THE WHISTLERS (LA GOMERA)
(The 2019 Toronto International Film Festival, or “TIFF” runs September 5-15. Hammer to Nail has boots on the ground with Matt Delman and Chris Reed covering so keep your browser pointed here! Like what you see here on Hammer to Nail? Why not pay just $1.00 per month via Patreon to help keep us going?)
A glorious oddity of a metaphysical thriller, Romanian director Corneliu Porumboiu’s The Whistlers (original title “La Gomera,” after the Canary Island where much of the initial action takes place) whisks us back and forth in time and space to keep us constantly guessing about its characters’ next moves. The English-language title comes from the “secret language” that a group of Spanish mobsters uses to speak in code, a high-frequency blast of sound that, unintelligible to the layperson or not, certainly draws attention to itself. Is that really what an organized-crime boss would choose as the best way to communicate? For what it’s worth, the whistling language exists, but even were it a pure cinematic invention, that delightfully strange detail, plus many others, adds to the off-kilter charm of the film.
A story of double-cross layered on top of double-cross (and more!), the movie begins with Cristi, a middle-aged Bucharest detective on a cruise to the titular island. There, he is met by a Spaniard, who brings him to a house where an attractive, if glowering, younger woman, Gilda, greets him and shows off the premises. She’s brisk and efficient, but hardly friendly. Cristi seems to expect some sign of more-than-professional acknowledgement. Reading him correctly, Gilda leans in, quietly, but emphatically, stating, “Forget what happened in Bucharest. I did it for the security cameras.” Hmm, intrigue. Cue the flashback, and away we go.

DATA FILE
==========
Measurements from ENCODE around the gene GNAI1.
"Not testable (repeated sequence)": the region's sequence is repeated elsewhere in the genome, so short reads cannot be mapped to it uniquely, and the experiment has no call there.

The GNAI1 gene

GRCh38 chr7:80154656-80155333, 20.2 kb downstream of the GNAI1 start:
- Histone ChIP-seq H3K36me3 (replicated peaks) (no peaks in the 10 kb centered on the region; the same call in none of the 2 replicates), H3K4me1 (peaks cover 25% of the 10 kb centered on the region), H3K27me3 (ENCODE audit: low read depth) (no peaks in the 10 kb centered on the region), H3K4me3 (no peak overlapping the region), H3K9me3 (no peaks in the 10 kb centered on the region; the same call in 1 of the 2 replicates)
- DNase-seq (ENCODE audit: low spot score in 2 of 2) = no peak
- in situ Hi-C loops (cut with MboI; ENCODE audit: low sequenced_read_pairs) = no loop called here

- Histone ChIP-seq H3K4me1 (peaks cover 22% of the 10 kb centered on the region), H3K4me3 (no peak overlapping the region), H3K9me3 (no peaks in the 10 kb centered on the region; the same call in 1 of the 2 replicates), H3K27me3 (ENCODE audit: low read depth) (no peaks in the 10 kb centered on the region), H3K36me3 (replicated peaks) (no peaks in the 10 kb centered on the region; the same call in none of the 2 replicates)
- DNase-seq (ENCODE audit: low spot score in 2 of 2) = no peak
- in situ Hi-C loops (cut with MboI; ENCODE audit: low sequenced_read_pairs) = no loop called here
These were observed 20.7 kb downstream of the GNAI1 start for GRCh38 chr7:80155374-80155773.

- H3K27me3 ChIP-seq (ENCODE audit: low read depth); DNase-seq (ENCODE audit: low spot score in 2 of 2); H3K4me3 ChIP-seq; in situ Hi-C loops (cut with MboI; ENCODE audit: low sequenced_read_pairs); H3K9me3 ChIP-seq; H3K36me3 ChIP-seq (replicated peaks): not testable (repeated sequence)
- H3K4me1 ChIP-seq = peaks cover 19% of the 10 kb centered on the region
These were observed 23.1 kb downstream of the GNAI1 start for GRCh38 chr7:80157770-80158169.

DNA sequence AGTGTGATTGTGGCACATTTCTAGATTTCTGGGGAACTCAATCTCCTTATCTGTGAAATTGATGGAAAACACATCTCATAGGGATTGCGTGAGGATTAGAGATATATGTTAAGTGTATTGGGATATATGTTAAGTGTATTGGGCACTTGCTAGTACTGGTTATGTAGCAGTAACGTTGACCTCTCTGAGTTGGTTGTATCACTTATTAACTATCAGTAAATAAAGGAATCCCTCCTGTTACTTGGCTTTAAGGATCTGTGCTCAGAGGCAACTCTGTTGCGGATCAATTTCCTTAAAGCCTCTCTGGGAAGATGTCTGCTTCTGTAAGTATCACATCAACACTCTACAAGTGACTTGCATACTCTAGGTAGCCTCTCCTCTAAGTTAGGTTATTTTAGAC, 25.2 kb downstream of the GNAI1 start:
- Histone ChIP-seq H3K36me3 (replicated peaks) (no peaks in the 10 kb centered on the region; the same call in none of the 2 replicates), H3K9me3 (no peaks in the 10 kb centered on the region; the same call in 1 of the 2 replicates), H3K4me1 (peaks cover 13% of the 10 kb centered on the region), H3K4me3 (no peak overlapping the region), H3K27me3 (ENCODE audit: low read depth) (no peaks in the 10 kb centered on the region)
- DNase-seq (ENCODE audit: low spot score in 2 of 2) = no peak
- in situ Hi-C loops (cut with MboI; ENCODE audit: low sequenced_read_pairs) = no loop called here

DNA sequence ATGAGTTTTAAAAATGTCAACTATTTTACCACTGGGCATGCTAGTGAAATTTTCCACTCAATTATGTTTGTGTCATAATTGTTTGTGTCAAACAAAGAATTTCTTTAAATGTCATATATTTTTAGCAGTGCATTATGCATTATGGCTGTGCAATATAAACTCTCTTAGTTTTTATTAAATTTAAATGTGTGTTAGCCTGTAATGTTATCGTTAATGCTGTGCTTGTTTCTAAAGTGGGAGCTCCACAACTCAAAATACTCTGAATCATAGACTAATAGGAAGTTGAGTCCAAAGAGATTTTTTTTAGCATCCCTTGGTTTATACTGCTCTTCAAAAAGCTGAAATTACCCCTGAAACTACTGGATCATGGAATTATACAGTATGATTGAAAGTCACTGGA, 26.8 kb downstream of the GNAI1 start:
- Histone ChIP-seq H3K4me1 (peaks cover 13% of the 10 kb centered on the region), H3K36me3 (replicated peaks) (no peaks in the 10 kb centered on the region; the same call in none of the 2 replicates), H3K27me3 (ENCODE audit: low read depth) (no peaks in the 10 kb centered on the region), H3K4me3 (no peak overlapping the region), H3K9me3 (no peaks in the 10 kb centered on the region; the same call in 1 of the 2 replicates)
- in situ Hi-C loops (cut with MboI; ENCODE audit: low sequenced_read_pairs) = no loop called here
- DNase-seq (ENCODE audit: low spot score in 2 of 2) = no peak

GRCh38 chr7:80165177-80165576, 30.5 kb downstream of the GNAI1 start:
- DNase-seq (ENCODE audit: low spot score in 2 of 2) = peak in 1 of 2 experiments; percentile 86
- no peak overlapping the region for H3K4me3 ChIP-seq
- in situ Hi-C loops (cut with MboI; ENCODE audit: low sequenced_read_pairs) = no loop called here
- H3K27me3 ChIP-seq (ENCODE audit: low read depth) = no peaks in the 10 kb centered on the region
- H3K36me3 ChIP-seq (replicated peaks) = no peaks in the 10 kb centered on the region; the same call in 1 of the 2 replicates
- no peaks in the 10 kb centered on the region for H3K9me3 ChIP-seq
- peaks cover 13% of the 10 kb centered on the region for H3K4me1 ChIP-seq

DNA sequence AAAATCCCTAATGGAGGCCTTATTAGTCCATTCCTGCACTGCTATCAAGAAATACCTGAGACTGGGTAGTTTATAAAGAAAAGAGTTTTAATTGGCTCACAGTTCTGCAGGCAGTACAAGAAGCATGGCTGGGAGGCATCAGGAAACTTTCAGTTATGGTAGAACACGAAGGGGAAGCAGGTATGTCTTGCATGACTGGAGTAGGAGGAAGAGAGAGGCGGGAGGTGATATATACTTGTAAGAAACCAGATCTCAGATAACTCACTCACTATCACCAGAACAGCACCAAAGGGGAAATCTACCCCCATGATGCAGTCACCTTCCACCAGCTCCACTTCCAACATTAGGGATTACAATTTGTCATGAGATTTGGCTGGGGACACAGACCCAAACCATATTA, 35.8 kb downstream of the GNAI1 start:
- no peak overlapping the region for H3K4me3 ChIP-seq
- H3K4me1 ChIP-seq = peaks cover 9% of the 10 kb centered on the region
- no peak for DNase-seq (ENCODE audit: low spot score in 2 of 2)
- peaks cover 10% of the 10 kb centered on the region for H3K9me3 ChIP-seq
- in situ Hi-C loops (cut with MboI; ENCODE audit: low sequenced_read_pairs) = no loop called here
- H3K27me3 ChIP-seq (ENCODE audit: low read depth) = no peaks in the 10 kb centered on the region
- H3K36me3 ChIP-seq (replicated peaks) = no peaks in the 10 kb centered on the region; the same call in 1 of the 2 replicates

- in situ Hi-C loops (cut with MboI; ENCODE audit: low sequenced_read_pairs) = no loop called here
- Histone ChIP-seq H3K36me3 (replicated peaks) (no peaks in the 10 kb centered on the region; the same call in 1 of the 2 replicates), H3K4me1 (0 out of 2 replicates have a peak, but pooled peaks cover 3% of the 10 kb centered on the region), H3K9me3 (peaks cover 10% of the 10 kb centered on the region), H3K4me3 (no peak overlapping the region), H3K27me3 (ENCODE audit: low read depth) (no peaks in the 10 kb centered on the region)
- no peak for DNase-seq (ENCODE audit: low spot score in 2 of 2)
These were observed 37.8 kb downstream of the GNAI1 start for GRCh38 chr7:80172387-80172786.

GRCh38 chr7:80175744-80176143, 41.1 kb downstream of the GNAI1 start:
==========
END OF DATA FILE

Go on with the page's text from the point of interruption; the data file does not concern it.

To recount every plot point would be to spoil the surprise, so let’s just say that The Whistlers, in its pure narrative form, is about drugs, money, greed and love (requited or not). Undergirding that conventional police drama, however, is an intriguing study of midlife ennui and post-communist malaise. Romania may be part of the modern European Union, but the legacy of its dystopian past lingers in the decaying infrastructure and tired faces of its capital city. The final shootout, in an abandoned movie studio, is a perfect metaphor for once-glorious dreams now shattered. What else is a man like Cristi to do when fantasy is consumed by real life?
The cast is first-rate, with actors Vlad Ivanov (Graduation), Catrinel Marlon (Loro chi?) and Rodica Lazar (The Death of Mr. Lazarescu) forming a perfect triangle of depression, deception and desire. Director Porumboiu (The Treasure) keeps things moving along at a quick clip, cutting between scenes and parallel actions with dizzying virtuosity. If certain parts are outlandishly conceived (such as a hotel with an opera theme), the mise-en-scène is mostly up to the task of stitching them together into a satisfying whole. Forget whistling while you work; try this playful tune, for a change
– Christopher Llewellyn Reed (@ChrisReedFilm)
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